When the outside temperature is excessive, the car engine may have difficulty starting or may not start at all. There are a few components or scenarios that can lead to this difficulty, which we will discuss further below.
Why engines don’t start when the weather is hot?
First and foremost, you should be aware that the engine sensors are directly responsible for the engine failing to start on hot summer days. Check the quality of your fuel as well because this is a common cause of engine starting problems when ambient temperatures are high.
- If the crankshaft position sensor is bad or failing, this can lead to sending wrong data to the Electronic Control Unit, data that the ECU might consider issues and will prevent the engine from starting. This is usually signaled by dashboard errors, so it’s better to scan using OBD II
- The same can be said about the coolant temperature sensor. If this sensor fails, it will also give incorrect info to the Electronic Control Unit (ECU), that, in most cases, think that the temperature is above normal and cause the engine not to start in the ambient conditions above.
- Especially on petrol cars, because of high temperatures outside, fractions of gasoline evaporates, forming a rich fuel mixture that causes the engine not to start.
- A bad or failing fuel pump. Especially on petrol engines, a bad fuel pump can be responsible for the engine not to start in warm temperatures
- A bad mass air flow sensor. A malfunctioning MAF sensor can also lead to a hard engine start in warmer ambient because the tasks assigned to a bad MAF sensor can’t be done properly anymore and you should change it.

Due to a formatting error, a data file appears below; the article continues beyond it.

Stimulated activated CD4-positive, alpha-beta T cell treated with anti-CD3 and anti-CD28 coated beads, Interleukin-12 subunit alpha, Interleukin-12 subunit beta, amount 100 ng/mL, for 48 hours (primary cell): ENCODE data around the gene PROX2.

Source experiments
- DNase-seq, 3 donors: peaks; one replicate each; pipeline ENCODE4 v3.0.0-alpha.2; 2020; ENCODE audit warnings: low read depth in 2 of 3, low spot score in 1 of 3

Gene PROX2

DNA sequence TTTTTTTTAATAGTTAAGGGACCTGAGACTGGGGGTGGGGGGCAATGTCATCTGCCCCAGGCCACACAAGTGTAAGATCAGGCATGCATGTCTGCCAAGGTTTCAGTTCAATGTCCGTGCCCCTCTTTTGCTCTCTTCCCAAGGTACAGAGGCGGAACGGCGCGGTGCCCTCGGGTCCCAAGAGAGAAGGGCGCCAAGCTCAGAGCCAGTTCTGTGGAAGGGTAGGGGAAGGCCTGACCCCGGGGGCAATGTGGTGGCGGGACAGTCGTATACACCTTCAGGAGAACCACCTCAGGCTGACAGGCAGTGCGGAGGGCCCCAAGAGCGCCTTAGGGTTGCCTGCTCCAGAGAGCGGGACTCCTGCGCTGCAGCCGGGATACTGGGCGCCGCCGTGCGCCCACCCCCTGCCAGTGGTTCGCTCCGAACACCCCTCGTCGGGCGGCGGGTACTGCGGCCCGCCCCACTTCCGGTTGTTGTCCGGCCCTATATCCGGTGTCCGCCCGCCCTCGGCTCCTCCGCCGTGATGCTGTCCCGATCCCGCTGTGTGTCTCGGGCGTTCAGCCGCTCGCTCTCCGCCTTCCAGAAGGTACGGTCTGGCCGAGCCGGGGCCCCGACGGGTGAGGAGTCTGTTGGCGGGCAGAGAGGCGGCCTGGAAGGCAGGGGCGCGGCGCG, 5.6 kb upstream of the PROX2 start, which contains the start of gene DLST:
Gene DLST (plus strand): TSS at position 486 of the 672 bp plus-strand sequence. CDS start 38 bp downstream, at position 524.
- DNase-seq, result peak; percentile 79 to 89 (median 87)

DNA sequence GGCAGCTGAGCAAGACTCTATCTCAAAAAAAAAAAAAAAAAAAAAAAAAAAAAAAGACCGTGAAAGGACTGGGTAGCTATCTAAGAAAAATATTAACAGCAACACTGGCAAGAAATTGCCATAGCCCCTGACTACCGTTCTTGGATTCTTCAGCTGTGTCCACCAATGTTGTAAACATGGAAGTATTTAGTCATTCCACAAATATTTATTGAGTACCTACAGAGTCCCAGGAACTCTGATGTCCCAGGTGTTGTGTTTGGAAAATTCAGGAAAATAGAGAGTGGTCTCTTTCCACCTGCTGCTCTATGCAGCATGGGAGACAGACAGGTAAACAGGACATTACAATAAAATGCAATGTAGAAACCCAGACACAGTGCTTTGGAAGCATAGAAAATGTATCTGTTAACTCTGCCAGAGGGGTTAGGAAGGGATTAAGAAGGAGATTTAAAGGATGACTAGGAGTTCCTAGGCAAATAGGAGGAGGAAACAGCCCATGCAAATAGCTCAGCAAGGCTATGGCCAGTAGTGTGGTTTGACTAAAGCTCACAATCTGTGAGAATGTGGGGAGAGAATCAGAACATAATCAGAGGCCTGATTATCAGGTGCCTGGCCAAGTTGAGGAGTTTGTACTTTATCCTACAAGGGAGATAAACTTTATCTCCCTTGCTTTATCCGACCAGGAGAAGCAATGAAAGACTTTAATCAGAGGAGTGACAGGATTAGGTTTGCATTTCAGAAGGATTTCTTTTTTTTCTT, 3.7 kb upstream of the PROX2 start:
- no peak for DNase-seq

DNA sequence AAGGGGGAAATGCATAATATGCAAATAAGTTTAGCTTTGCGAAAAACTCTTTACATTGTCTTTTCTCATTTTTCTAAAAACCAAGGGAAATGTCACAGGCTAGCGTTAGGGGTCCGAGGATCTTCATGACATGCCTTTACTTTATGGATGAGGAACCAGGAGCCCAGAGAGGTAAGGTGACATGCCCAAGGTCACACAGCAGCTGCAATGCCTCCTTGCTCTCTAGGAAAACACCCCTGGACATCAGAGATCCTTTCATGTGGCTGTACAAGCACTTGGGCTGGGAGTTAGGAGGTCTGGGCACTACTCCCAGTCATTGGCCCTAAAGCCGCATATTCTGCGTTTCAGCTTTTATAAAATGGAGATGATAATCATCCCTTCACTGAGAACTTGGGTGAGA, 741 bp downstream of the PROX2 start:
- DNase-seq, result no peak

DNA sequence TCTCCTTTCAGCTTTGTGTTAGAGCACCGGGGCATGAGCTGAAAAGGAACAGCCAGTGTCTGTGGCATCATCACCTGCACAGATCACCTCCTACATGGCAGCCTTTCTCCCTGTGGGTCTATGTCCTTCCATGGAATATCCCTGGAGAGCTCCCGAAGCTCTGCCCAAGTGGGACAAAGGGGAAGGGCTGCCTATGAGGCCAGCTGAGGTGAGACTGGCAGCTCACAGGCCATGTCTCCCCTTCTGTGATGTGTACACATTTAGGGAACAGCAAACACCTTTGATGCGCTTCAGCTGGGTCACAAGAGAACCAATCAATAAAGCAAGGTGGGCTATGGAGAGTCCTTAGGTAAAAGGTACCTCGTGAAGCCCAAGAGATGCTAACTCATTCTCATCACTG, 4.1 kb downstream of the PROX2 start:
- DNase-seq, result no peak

- A failing idle speed sensor can also cause the engine to barely start or not start at all in warmer temperatures.
- Ignition problems are also responsible for a hard or no engine start. These problems can be due to problems with the starter motor or circuit. The starter has some brushes that wear out over time naturally and adding excess heat, can lead the engine not to start.
- A faulty fuel pressure regulator
- A bad or failing high-pressure pump. Because air enters the pump, it will be impossible to achieve operating pressure.
Poor fuel quality is to blame for a rich fuel combination that produces fuel vapors. Consider switching to a different fuel for a while to see if there are any advantages while starting the engine.
What about engine stalling when it is hot?
The cause for the engine stalling when it reaches normal operating temperature is primarily due to the fuel you use. If you use poor quality fuel, issues can arise immediately after you pour contaminated diesel or gasoline into your engine. The vehicle will tremble, jerk, and eventually stall. Remove all of the petrol from the tank and replace the fuel filter.
When the engine is warm, it may stall due to a faulty or clogged fuel filter, as well as a clogged air filter. The rich mixture can cause the engine to choke and stall immediately after starting.
As with high temperatures, a warm engine can stall due to a faulty or failed fuel pump.
A failed alternator is another cause of heated engine stalling. An alternator that is damaged will no longer charge the battery, and rising engine temperatures will hasten the charging problem. You may not notice this immediately, but after the battery has been depleted and you are unable to start the engine.
Tips for starting the engine in hot temperatures.
If the temperatures outside are extreme, or if you left the car lying in the scorching sun for an extended period of time, and the engine refuses to start, you should first try adding good quality fuel.
Removing the present fuel from the tank is preferable, but if that is not possible, you can fill the tank, open the throttle valve by pushing the gas pedal, or remove the filter cover and allow the fuel vapors to dry for 5 to 10 minutes. After that, try starting the engine; if this does not work, you will need to undertake a thorough inspection of the parts listed above.